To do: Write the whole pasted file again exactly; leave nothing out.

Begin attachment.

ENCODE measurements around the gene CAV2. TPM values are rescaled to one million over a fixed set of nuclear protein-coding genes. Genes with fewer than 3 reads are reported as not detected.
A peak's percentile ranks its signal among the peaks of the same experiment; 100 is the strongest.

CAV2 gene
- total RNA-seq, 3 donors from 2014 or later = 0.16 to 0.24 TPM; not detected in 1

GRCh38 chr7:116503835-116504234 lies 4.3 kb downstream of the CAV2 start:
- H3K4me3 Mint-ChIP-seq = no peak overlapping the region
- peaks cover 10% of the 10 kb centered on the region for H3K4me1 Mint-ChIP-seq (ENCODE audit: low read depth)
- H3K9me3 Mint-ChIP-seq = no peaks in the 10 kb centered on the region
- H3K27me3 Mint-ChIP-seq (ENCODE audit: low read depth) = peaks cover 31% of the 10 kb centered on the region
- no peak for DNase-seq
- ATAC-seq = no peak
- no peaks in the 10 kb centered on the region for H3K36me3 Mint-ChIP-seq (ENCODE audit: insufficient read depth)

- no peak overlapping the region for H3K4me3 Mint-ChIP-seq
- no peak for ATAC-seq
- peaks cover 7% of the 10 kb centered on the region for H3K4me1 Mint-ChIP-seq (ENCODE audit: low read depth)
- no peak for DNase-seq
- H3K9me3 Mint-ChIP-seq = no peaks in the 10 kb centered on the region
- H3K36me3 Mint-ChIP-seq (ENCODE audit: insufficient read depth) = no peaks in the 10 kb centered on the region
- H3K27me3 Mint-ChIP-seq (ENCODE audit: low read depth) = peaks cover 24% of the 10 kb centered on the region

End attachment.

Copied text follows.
ENCODE measurements around the gene CAV2. TPM values are rescaled to one million over a fixed set of nuclear protein-coding genes. Genes with fewer than 3 reads are reported as not detected.
A peak's percentile ranks its signal among the peaks of the same experiment; 100 is the strongest.

CAV2 gene
- total RNA-seq, 3 donors from 2014 or later = 0.16 to 0.24 TPM; not detected in 1

GRCh38 chr7:116503835-116504234 lies 4.3 kb downstream of the CAV2 start:
- H3K4me3 Mint-ChIP-seq = no peak overlapping the region
- peaks cover 10% of the 10 kb centered on the region for H3K4me1 Mint-ChIP-seq (ENCODE audit: low read depth)
- H3K9me3 Mint-ChIP-seq = no peaks in the 10 kb centered on the region
- H3K27me3 Mint-ChIP-seq (ENCODE audit: low read depth) = peaks cover 31% of the 10 kb centered on the region
- no peak for DNase-seq
- ATAC-seq = no peak
- no peaks in the 10 kb centered on the region for H3K36me3 Mint-ChIP-seq (ENCODE audit: insufficient read depth)

- no peak overlapping the region for H3K4me3 Mint-ChIP-seq
- no peak for ATAC-seq
- peaks cover 7% of the 10 kb centered on the region for H3K4me1 Mint-ChIP-seq (ENCODE audit: low read depth)
- no peak for DNase-seq
- H3K9me3 Mint-ChIP-seq = no peaks in the 10 kb centered on the region
- H3K36me3 Mint-ChIP-seq (ENCODE audit: insufficient read depth) = no peaks in the 10 kb centered on the region
- H3K27me3 Mint-ChIP-seq (ENCODE audit: low read depth) = peaks cover 24% of the 10 kb centered on the region